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Featured Indian-origin scientist proposes new 'origin of life'

Discussion in 'Science and Religion' started by Aupmanyav, Aug 2, 2022.

  1. Aupmanyav

    Aupmanyav Be your own guru

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    They got the cue from their earlier success when they used cyanide to drive other chemical reactions. The plan was to try cyanide, without enzyme, and see if it helps turn alpha-keto acids into amino acids.

    As they knew nitrogen would be required in some form, they added ammonia — a form of nitrogen that would have been present on early earth. Then, through trial and error, they discovered a third key ingredient: carbon dioxide. With this mixture, the team began to see formation of amino acids.

    Unlike previously proposed reactions, this one worked at room temperature and in a wide acid-base range.

    The study – published in Nature Chemistry last week - also helps bring together two sides of a long-standing debate about the importance of carbon dioxide to early life, concluding that carbon dioxide was key, but only in combination with other molecules.
    Indian-origin scientist proposes new 'origin of life'
     
    #1 Aupmanyav, Aug 2, 2022
    Last edited: Aug 3, 2022
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  2. danieldemol

    danieldemol Well-Known Member
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    Loved your OP, but what does it have to do with religion?

    Or is your point that it is opposed to religious ideas about origins of life?

    In my opinion.
     
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  3. Aupmanyav

    Aupmanyav Be your own guru

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    :) I am a bit surprised by your post. Do not religions say that God created humans from soil or ribs?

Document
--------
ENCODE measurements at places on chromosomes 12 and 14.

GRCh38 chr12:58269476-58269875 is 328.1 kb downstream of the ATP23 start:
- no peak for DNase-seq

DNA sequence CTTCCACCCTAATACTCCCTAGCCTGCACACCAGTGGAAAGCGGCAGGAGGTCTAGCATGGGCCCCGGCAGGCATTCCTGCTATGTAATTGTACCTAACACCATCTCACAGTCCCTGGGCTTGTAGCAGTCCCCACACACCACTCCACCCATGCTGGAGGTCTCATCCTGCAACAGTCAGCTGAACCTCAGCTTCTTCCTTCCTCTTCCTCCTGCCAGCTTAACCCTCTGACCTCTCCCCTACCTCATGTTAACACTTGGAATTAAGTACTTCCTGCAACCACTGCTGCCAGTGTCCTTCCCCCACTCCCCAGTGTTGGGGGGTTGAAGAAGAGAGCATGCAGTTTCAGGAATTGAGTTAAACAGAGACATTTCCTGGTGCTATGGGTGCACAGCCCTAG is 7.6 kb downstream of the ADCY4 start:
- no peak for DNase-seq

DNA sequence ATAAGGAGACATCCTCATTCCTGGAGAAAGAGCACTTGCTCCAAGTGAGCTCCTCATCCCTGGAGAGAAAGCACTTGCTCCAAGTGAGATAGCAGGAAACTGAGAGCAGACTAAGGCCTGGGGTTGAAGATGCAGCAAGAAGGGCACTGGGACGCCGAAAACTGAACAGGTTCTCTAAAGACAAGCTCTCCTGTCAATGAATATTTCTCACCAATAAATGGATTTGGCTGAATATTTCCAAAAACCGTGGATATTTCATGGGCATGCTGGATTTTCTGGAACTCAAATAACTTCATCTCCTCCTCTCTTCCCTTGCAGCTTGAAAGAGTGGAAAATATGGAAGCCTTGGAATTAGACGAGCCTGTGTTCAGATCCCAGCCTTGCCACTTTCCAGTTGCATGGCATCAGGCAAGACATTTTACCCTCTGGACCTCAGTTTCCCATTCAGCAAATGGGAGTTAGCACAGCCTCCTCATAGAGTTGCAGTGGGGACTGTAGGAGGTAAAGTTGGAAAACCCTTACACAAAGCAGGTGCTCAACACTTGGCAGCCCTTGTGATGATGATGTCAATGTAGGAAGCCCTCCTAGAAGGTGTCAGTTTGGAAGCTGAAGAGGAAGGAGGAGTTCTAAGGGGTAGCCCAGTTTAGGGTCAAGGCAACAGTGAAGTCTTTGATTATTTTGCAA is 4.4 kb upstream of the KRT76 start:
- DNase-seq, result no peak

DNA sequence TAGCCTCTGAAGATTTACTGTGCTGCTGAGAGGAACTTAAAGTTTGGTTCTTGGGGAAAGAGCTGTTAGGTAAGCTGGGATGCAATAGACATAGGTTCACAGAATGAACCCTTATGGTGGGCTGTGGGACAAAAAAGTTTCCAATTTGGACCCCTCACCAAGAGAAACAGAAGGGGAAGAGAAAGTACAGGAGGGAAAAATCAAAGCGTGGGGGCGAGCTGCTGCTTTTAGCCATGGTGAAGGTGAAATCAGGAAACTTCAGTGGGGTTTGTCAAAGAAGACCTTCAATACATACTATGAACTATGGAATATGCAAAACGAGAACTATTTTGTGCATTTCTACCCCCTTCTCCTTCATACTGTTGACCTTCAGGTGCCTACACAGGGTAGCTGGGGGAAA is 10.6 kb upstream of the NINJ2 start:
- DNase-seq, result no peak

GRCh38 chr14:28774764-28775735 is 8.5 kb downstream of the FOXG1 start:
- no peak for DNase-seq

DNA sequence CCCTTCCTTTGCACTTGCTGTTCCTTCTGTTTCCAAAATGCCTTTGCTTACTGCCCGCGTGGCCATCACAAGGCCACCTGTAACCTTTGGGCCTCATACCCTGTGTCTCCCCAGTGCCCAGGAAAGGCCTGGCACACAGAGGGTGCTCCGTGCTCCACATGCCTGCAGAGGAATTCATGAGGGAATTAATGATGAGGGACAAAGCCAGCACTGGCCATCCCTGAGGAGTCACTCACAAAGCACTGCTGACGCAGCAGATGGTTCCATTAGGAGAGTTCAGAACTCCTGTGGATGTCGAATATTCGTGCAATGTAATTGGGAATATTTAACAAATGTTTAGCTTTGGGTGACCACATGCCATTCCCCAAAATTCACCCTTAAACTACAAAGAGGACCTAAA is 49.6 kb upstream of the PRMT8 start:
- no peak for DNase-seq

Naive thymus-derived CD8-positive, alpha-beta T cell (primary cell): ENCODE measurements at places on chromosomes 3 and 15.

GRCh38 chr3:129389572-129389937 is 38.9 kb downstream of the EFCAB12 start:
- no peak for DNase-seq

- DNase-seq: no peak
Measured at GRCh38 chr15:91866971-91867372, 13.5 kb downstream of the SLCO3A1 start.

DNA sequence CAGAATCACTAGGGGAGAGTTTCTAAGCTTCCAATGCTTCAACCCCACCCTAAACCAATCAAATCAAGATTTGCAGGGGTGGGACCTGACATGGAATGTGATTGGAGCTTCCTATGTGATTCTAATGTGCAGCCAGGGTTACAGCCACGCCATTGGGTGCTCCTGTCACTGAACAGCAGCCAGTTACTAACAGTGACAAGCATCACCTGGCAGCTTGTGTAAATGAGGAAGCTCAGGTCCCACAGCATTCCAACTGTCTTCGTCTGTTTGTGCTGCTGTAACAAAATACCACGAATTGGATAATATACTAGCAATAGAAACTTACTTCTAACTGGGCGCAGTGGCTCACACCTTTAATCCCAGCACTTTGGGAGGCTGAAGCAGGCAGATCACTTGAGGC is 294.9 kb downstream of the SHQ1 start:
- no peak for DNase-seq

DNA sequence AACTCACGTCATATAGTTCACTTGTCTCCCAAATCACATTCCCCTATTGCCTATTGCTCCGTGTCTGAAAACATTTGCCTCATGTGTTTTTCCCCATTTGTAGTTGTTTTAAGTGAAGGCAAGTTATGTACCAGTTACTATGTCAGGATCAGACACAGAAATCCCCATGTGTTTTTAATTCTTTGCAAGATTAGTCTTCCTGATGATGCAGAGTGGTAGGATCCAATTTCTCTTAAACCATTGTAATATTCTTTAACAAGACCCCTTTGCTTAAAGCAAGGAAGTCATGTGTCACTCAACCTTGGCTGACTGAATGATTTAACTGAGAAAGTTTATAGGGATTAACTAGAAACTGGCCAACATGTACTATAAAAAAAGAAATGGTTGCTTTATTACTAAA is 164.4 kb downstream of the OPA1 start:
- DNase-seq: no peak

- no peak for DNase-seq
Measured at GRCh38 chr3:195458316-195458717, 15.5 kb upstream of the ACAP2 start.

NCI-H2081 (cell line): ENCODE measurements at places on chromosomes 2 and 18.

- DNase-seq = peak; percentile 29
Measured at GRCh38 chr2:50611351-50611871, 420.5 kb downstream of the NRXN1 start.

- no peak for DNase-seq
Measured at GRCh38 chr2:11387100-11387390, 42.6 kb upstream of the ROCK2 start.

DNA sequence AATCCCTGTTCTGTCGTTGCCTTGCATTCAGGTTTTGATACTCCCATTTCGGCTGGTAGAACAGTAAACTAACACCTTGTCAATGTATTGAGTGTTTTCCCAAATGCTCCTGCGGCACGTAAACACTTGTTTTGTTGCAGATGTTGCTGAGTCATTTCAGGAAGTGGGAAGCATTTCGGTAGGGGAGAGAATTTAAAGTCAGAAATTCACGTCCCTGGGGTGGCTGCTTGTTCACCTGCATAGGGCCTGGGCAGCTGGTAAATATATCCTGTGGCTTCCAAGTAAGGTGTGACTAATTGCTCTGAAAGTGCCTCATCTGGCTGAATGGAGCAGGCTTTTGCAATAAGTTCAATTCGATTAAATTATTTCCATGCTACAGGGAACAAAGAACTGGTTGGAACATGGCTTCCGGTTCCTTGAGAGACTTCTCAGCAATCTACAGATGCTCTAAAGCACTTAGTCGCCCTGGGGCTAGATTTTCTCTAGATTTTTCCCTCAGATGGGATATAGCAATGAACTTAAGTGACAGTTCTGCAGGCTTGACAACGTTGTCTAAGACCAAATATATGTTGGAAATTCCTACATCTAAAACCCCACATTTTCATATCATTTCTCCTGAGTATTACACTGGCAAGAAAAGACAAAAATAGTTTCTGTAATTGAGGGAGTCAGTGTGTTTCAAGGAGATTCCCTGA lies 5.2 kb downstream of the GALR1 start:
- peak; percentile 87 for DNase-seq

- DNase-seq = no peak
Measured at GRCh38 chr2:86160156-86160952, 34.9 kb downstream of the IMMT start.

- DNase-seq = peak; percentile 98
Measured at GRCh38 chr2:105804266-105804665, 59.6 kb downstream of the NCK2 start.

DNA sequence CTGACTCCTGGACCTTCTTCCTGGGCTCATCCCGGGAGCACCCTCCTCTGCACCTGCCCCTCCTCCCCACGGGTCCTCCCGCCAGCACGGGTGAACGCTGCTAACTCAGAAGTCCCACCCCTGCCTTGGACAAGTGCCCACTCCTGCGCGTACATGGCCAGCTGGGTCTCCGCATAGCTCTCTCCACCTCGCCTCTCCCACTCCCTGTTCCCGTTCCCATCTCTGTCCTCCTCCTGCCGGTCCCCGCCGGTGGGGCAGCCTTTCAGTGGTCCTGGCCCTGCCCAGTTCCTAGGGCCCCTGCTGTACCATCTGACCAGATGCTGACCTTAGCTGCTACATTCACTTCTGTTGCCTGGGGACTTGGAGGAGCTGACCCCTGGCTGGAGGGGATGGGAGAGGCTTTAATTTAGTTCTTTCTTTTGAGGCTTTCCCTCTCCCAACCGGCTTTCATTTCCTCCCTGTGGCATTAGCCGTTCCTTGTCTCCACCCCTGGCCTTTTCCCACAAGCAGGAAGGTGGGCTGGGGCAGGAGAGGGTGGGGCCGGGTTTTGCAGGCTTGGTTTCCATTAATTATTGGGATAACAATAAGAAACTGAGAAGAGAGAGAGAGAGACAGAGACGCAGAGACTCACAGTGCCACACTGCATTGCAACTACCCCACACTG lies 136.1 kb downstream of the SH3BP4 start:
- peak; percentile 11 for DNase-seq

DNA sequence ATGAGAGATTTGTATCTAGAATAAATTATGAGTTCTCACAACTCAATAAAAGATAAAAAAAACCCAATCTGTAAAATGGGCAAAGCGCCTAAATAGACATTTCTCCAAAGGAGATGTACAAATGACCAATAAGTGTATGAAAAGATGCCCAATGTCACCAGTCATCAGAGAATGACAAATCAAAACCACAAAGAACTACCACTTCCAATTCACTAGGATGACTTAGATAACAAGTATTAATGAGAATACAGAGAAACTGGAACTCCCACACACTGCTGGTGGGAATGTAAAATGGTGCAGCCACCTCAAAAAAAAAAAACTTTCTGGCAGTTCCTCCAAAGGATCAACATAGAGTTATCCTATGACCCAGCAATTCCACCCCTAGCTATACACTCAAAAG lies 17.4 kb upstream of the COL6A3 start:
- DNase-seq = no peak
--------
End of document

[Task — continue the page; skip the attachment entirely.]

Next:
Now, it is clear that it was cyanide, ammonia and carbon-DI-oxide to begin with and must have been accomplished over a long long time.
    Tell me if it is not related to religion? :D
     
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  4. exchemist

    exchemist Veteran Member

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    I tried to find the article and think this may be it: Prebiotic synthesis of α-amino acids and orotate from α-ketoacids potentiates transition to extant metabolic pathways | Nature Chemistry

    I noticed that Krishnamurthy has published papers before that explore the possible role of cyanide in abiogenesis. There was one about glyoxalate and this also seems to be about α-keto acids.
     
    #4 exchemist, Aug 2, 2022
    Last edited: Aug 2, 2022
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  5. exchemist

    exchemist Veteran Member

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    It's not related to religion - or not to sensible versions of religions.
     
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  6. Aupmanyav

    Aupmanyav Be your own guru

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    You are absolutely correct. :D
     
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  7. Audie

    Audie Veteran Member

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    How can you tell sensible ones from insensible
     
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  8. exchemist

    exchemist Veteran Member

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    Insensible means unconscious.
     
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  9. Aupmanyav

    Aupmanyav Be your own guru

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    That is quite easy, Audie, IMHO. The sensible ones go with knowledge, insensible ones go with superstitions.
     
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  10. Jayhawker Soule

    Jayhawker Soule <yawn> ignore </yawn>
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    Thanks for the link. It led me to this article: Earth's Earliest Climate.

    Deep-Time Climate Change